/CMSApp/TTV/media/Blog/Congress-Federal/ThinkstockPhotos-96228783-USCap.jpg?ext=.jpg /CMSApp/TTV/media/Blog/Congress-Federal/ThinkstockPhotos-96228783-USCap.jpg?ext=.jpg

U.S. House committee hears bill to repeal Social Security offsets

Teach the Vote
Teach the Vote

Retirement | TRS | Social Security Congress | Federal Educator Compensation | Benefits

Date Posted: 9/20/2022 | Author: Monty Exter

The U.S. House of Representatives Committee on Ways and Means held a hearing Tuesday, Sept. 20, 2022, on HR 82, the Social Security Fairness Act of 2021, by Rep. Rodney Davis (R-Illinois). HR 82 would repeal the Windfall Elimination Provision (WEP) and Government Pension Offset (GPO) in federal law.

The WEP and GPO are both provisions that reduce, or in some cases eliminate, Social Security annuity payments for retired public servants who contributed to a government pension, such as the Teacher Retirement System of Texas (TRS), in lieu of paying into Social Security. ATPE has long advocated for Congress to remove these penalties that reduce many Texas educators' income when they retire.

HR 82 has been cosigned by 300 representatives, more than two-thirds of the House. A bill that receives more than 290 cosigners triggers a provision in U.S. House rules that allows it to be placed on the consensus calendar, a procedural tool designed to benefit bills that garner broad bipartisan support by advancing them to the House floor. After reaching 290 cosponsors, Rep. Davis moved to place HR 82 on the consensus calendar, which would require the bill to receive a vote within 25 legislative days of the motion.

However, if a bill placed on the consensus calendar subsequently gets referred to the full House by its committee, the bill will be removed from the consensus calendar and placed back into the regular order of business. That is what happened today when the Ways and Means committee voted to send HR 82 to the full House with no recommendation on its passage.

One important note is that all these machinations are occurring in the House only. Should HR 82 ultimately receive a favorable vote by the House, it still must be considered and passed by the Senate before it could go to the president’s desk to be signed into law. To be eligible for a vote by the full Senate, HR 82 would need the support of 60 or more senators, meaning all Democratic senators plus at least 10 Republicans. Unfortunately, HR 82 does not appear to have the support of at least 10 Republicans in the Senate.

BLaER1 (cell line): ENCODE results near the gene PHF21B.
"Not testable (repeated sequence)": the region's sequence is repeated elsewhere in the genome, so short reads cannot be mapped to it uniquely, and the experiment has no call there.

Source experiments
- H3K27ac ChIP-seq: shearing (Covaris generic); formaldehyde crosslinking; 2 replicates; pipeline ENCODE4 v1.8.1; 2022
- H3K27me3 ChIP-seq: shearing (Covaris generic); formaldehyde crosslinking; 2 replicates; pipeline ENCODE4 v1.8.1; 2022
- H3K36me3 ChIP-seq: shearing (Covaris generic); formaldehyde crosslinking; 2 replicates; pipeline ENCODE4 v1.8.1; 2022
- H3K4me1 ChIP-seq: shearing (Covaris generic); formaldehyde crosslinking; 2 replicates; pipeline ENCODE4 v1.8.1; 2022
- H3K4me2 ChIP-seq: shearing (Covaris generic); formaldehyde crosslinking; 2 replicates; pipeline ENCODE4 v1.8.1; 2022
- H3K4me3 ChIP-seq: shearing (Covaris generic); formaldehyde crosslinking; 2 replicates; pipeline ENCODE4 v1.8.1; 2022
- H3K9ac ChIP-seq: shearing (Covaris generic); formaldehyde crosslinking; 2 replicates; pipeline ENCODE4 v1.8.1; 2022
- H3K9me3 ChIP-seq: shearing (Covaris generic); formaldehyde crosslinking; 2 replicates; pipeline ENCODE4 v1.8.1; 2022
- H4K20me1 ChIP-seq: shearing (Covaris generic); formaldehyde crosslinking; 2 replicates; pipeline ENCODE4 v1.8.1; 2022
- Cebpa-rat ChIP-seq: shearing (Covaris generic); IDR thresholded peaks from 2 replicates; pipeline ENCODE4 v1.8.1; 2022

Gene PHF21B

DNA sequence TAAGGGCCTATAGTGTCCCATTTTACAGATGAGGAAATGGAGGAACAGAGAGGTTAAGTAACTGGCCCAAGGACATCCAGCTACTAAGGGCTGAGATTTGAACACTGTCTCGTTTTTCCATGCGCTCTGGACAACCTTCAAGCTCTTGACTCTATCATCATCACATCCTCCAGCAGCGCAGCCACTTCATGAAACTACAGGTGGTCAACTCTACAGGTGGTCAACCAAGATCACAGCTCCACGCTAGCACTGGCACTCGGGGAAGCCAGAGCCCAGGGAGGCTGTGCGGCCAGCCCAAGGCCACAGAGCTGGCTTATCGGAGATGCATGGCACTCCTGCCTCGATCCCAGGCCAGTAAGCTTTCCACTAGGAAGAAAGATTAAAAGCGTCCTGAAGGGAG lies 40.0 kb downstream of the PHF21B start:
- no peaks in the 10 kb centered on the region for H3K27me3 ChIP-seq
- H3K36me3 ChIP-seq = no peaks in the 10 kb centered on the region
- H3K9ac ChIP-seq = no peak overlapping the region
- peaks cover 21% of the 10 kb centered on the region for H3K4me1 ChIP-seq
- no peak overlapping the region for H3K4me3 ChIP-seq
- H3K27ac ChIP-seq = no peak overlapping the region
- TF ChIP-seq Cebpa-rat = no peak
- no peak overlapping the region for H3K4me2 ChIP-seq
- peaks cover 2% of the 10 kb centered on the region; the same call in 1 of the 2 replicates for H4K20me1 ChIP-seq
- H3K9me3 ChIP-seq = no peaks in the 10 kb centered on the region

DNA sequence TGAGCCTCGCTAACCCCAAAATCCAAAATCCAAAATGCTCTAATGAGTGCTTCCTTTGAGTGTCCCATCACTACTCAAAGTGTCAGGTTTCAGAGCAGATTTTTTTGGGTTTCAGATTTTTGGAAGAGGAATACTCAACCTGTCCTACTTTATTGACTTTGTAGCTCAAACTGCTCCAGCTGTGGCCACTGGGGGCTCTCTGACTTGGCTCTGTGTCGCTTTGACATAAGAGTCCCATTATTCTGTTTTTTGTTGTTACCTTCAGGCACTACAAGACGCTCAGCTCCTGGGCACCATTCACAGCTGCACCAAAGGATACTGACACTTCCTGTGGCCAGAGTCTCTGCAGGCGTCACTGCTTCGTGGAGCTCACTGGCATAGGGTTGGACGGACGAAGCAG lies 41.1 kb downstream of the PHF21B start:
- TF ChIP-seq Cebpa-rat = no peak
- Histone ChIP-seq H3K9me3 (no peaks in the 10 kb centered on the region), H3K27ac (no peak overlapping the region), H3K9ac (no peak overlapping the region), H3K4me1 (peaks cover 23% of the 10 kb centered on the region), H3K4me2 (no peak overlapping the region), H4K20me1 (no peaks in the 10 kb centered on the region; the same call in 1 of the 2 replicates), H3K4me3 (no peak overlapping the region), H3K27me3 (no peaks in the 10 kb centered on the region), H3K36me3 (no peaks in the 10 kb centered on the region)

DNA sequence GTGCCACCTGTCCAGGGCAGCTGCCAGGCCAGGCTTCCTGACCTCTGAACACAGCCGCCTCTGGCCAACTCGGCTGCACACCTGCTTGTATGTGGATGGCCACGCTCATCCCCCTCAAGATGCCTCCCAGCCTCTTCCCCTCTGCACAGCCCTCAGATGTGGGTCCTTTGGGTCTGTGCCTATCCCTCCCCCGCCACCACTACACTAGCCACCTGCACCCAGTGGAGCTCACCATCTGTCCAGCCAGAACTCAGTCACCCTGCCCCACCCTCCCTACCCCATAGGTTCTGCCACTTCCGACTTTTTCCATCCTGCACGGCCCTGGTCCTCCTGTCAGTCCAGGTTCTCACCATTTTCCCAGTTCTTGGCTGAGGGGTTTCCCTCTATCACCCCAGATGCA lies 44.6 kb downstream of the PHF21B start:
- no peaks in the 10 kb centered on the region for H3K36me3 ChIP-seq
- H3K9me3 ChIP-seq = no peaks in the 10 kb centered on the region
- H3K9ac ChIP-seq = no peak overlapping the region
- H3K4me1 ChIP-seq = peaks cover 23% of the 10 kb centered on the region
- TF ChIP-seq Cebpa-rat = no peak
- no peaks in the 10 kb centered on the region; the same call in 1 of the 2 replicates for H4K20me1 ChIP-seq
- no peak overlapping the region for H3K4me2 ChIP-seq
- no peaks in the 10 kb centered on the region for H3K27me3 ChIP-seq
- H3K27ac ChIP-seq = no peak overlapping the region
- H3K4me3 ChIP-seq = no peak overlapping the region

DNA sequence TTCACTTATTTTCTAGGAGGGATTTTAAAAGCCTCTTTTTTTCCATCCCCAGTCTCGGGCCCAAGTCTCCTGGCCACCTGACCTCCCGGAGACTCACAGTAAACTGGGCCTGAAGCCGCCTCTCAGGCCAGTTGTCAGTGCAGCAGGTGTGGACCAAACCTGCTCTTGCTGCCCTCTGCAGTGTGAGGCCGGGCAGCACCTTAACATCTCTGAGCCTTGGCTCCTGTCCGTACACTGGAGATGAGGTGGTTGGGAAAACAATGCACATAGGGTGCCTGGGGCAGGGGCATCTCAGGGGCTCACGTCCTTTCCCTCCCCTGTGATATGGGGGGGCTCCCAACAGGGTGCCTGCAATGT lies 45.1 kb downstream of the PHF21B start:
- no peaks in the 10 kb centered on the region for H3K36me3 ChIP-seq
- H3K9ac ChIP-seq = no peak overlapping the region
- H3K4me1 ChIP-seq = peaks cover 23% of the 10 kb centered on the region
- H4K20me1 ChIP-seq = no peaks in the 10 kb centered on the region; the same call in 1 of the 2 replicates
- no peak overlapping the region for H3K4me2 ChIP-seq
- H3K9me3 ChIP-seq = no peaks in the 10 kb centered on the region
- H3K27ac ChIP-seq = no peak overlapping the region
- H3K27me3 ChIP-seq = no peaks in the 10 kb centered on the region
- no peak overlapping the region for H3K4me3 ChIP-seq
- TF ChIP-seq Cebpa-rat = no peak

For more information, check out the latest episode of The ATPE Podcast, in which ATPE Managing Editor David George interviews ATPE Senior Lobbyist Monty Exter about the WEP and GPO offsets and other retirement issues.




Pam, that’s not entirely true. If Texas would pay into Social Security for educators and take FICA deductions from our payroll, we would remain eligible for full Social Security as well as TRS. Plus we would be building our Social Security during the time we work in education, not just in other occupations.

Mary Gardner

You will see more teachers exiting that paid into SSI due to reduced benefits. I understand I made it a choice to teach so that a child would benefit and for that I am the one that will lose. I gave been watching this feed on HR 82 and feel that those who make the big bucks do not care about the little guys. Ever think about where education is going if the good, caring, seasoned teachers quit?


Deborah it''s a federal law, so Texas legislators cannot change it. Contact your US representative.

Deborah Hindman

I paid into social security from the age of 15-45. Went back to school after divorce from abusive marriage. Received a degree in Education pre-K to 6th grade. Taught from 2001-2014 and paid into TRS. BIGGEST MISTAKE of MY LIFE due to Windfall Elimination Provision. I was eligible for $1500/month from social security had I NOT opted to teach. When I went to apply for the “rule of 80” retirement benifits with TRS and also SS, I found out about this RIDICULOUS unfair law. My current retirement is Social Security $436 and TRS $911.36. NOT a livable income. I now substitute teach for supplemental pay and work as an election judge or clerk to make ends meet on a shoestring budget. I am NOT happy with Texas law needless to say! And reading herewith that the repeal of WEP is once again shoved under the carpet infuriates me to no end. I have encouraged many many many late in life potential educator majors to NOT go this route for this very reason. I was not informed of this horrendous law until I went to apply for retirement. SHAME ON TEXAS LEGISLATORS!!!!!

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